Is the tumor microenvironment immune suppressive? A common interpretation that could very well be flawed. After all, a wide variety of immune cells, ranging from CAF (Cancer-associated fibroblast), TAM,, TAN (Tumor-associated neutrophils), TIL, , to MDSC, , are routinely found within tumors. How could they get in there if tumors suppress immunity?
Rather than non-specifically suppress immunity as steroids do for example, tumors seem to create an immune subversive environment in an attempt to specifically prevent effective anti-tumor immunity.
The fact that tumor-specific TILs are indeed found in tumors implies the immune system does respond to tumor-specific antigens. Such responses are often not effective, the notion being that tumors express and secrete specific molecules that prevent such an outcome. Different interpretations lead to consideration of different treatment approaches.
- If tumors imposed blanket immune suppression then immunotherapies such as checkpoint inhibitors (monoclonal antibodies that target molecules such as PD-1, PD-L1 or CTLA-4) that lift the brakes off of T cells should work in every single instance and yet that’s not the case since so far they only appear to work in subsets of patients.
- Anti-PD-1 mAb should block the suppressive effect of MSDC since they are known to express high levels of PD-1.
- That checkpoint inhibitors don’t work as effectively as envisaged suggests blanket immune suppression within the tumor microenvironment is likely not an accurate interpretation.
- In the CAR T approach, the patient’s own* T cells are harvested, cultured in vitro, genetically engineered to express an antibody-like molecule to specifically target an antigen (protein) expressed on the surface of tumor cells. The process is akin to transforming all sorts of T cells to become tumor-seeking missiles.
Neither approach utilizes the hallmark of T cells, their antigen-specificity.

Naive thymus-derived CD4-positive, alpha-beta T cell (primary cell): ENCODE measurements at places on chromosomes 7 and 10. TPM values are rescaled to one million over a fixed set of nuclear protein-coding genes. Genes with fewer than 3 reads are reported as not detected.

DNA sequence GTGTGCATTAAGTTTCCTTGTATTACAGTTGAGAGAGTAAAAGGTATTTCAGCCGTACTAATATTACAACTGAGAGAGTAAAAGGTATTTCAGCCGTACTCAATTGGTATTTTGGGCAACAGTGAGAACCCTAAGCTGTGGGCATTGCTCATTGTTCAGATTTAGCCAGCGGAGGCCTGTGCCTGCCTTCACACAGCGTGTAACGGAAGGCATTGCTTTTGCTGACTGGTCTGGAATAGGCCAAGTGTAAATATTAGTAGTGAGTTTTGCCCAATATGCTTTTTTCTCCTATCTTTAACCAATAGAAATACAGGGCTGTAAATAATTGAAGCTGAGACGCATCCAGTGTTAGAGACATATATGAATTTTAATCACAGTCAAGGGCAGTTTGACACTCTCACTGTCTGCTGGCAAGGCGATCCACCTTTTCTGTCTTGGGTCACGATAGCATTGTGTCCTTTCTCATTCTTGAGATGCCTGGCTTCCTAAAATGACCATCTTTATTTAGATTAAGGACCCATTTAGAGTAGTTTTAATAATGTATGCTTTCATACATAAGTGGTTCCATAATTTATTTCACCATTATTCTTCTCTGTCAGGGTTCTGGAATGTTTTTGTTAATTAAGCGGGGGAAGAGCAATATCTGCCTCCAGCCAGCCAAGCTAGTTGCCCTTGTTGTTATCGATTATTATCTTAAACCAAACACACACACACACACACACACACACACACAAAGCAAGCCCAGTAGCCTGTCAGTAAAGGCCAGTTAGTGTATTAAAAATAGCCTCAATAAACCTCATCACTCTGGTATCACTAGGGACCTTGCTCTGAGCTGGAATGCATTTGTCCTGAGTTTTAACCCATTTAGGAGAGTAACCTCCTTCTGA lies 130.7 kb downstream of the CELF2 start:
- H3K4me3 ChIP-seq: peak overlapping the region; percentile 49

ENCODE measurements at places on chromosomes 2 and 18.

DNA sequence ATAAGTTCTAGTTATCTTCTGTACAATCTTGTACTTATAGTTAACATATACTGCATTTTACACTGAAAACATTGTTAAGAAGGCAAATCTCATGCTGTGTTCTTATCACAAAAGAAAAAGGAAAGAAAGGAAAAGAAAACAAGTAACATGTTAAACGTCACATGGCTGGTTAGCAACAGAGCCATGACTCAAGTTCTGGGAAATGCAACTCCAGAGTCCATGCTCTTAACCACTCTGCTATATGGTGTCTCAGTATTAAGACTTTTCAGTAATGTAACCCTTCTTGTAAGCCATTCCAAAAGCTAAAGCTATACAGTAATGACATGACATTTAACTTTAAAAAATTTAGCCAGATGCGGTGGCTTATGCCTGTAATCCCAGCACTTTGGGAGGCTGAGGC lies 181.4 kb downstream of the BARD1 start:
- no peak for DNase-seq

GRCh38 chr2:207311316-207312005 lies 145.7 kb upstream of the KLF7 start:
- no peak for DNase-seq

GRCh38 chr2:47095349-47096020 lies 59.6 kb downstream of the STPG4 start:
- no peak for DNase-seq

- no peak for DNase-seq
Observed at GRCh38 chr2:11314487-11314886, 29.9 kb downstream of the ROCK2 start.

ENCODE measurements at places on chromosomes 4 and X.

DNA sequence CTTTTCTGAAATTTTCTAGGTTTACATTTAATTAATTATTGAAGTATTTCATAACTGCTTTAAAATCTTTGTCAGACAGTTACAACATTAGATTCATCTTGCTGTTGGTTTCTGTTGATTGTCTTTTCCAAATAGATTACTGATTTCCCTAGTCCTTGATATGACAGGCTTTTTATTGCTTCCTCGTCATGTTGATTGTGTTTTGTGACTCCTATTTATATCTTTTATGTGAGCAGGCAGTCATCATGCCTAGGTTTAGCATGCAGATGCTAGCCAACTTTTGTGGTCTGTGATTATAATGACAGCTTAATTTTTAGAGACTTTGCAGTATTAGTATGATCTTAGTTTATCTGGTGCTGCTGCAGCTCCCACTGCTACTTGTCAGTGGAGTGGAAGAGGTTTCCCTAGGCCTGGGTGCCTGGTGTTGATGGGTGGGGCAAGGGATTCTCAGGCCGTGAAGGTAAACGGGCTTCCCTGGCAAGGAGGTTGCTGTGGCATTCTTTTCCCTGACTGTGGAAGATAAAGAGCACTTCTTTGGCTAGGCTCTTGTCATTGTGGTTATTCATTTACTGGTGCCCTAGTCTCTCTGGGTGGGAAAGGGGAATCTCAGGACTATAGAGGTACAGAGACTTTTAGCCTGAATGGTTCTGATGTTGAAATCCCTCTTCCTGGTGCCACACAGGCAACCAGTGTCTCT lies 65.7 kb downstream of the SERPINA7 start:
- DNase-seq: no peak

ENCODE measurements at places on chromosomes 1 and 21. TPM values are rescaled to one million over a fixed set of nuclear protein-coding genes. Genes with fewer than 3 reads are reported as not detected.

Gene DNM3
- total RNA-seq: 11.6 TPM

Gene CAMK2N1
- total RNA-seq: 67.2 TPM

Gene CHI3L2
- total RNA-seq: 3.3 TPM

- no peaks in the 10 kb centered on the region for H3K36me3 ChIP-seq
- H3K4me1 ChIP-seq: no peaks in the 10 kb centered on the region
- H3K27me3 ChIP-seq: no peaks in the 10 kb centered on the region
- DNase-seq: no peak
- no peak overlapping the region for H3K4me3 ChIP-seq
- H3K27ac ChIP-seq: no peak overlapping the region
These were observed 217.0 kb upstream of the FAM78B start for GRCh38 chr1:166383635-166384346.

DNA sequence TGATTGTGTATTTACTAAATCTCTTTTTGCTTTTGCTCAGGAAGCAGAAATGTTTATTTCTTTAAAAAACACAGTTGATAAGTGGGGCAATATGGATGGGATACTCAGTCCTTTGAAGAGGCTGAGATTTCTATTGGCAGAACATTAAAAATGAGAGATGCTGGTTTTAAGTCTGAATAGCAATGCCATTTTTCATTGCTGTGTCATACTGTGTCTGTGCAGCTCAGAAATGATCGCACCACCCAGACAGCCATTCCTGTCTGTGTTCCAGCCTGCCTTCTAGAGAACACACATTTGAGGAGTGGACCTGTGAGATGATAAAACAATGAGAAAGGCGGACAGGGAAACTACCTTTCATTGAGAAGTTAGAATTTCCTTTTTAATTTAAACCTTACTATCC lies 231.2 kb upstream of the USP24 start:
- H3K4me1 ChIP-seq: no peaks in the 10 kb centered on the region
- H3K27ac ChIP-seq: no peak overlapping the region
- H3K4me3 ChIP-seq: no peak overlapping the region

Theoretically CAR Ts could indeed be engineered to specifically target tumor-infiltrating immune cells thought to impede effective anti-tumor immunity.
MDSC clearly represent important prognostic value in tumors, their presence deemed detrimental in gastric, urogenital, and head and neck cancers but not so in colorectal cancers ().
- In order for CAR Ts to specifically target MDSC requires a MDSC-specific cell surface protein. The few studies to have examined human tumor-infiltrating MDSC in detail thus far report them to be quite heterogeneous ( , ), which implies they may not all express the same cell-surface protein. If that turns out be the case, it would represent a formidable technical challenge to the goal of using CAR Ts to target and eliminate MDSCs.
- There are as-yet no validated antibodies that specifically target human MDSC ( ). Such an antibody is necessary to construct the CAR part of a CAR T cell.
- High tech approaches such as MDSC-targeting CAR Ts may not even be needed. Mouse model studies have shown that , a standard cancer chemotherapy drug, can directly deplete mouse MDSCs ( ). Unknown whether it can do likewise with human MDSCs.
Some mouse model studies have reported using CAR T’s engineered to target fibroblast activation protein (FAP), which is highly expressed on CAFs (, ). Such preliminary studies are proof of concept for such an approach. Do human CAFs also specifically express FAP? Whether such an approach could be practical turns on the answer to such key questions.
* Note that currently biotech and pharma companies are interested in off-the-shelf CAR T cells, i.e., allogeneic rather than derived from the patient’s own T cells, because a personalized approach would be obviously much more expensive.
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